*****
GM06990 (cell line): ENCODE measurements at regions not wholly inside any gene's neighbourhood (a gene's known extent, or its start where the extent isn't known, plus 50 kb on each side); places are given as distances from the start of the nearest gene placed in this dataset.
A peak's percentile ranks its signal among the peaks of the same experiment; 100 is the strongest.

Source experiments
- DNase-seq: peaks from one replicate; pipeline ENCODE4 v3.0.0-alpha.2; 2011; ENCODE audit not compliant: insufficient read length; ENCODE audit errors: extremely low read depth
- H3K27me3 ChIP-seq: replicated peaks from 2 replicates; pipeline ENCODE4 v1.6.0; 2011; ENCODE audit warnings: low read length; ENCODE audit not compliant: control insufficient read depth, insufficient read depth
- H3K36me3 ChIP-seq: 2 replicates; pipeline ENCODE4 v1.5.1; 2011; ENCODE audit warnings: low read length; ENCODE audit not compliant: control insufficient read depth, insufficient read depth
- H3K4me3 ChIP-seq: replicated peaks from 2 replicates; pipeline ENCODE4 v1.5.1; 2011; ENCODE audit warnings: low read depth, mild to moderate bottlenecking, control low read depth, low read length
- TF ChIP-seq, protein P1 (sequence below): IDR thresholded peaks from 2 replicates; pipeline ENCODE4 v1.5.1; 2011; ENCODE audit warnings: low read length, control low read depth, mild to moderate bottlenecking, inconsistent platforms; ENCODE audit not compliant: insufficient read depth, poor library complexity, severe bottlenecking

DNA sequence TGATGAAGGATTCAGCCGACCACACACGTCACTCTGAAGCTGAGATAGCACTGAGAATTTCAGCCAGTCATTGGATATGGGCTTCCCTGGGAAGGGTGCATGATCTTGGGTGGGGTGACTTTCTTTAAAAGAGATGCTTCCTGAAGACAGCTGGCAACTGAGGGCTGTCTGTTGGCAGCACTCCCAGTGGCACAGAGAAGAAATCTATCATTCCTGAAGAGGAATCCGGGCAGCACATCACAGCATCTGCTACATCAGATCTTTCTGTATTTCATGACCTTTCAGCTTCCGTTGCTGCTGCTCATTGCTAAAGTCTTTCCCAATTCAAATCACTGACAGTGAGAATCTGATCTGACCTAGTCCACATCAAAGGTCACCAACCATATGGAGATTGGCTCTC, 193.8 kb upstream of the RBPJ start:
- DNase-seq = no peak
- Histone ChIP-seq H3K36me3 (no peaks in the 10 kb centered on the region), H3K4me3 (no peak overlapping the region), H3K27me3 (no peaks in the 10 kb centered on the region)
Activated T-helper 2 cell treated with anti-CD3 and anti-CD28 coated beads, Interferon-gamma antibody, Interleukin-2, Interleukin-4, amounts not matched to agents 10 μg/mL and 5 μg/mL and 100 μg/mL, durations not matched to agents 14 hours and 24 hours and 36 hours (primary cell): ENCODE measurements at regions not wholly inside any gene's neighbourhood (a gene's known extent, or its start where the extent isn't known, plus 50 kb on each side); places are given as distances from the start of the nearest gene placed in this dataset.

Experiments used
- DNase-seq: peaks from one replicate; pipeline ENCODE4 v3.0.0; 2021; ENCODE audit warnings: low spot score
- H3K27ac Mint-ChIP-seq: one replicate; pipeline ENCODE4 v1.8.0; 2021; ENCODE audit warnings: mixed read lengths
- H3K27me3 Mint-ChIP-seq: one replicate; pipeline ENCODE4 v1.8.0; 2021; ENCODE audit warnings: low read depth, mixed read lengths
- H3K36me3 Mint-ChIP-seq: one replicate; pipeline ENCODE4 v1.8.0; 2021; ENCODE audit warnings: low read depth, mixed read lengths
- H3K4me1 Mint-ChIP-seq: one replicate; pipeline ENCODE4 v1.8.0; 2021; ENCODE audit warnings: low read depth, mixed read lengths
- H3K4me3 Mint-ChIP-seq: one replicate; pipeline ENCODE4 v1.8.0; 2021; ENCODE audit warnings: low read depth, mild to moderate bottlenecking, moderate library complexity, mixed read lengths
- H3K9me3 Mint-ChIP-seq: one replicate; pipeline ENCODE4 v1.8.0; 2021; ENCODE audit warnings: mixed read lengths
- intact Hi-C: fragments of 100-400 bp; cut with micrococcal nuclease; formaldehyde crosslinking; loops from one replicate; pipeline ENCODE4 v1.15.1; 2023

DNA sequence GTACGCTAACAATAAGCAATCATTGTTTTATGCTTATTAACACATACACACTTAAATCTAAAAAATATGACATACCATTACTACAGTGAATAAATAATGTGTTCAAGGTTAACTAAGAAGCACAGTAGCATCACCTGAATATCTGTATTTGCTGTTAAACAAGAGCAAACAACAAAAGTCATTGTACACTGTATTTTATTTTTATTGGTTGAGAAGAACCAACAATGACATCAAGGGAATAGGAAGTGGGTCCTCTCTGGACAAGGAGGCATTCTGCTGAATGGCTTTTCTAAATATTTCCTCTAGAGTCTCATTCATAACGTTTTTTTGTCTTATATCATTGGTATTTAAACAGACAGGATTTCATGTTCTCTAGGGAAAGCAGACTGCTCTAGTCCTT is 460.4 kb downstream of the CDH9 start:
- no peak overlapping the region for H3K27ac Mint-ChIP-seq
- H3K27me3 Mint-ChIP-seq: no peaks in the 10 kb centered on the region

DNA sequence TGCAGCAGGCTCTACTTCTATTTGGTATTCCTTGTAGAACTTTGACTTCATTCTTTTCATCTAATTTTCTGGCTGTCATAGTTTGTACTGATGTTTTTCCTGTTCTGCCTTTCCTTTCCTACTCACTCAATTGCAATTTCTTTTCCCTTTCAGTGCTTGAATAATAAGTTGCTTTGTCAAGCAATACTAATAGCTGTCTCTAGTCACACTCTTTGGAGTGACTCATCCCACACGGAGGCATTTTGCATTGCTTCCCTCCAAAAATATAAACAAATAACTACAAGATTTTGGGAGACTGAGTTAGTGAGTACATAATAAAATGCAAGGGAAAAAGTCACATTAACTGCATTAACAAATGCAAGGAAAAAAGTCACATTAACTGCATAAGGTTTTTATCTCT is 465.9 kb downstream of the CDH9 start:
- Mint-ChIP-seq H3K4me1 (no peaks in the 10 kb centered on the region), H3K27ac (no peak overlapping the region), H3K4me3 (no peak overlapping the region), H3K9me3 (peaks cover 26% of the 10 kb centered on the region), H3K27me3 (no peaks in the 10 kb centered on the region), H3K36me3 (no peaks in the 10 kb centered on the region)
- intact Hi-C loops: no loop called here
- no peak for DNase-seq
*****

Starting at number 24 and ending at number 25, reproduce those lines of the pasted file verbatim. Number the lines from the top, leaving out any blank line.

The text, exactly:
- H3K27me3 Mint-ChIP-seq: no peaks in the 10 kb centered on the region

DNA sequence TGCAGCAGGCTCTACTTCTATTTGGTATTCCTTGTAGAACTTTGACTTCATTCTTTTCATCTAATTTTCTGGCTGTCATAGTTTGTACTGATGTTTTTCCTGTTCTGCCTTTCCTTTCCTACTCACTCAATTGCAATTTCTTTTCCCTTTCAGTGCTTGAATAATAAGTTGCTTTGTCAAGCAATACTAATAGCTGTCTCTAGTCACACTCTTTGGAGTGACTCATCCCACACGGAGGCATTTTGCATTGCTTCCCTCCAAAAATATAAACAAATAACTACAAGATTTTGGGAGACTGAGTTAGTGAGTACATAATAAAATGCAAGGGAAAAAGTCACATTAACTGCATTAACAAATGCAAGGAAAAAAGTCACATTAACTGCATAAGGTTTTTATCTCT is 465.9 kb downstream of the CDH9 start: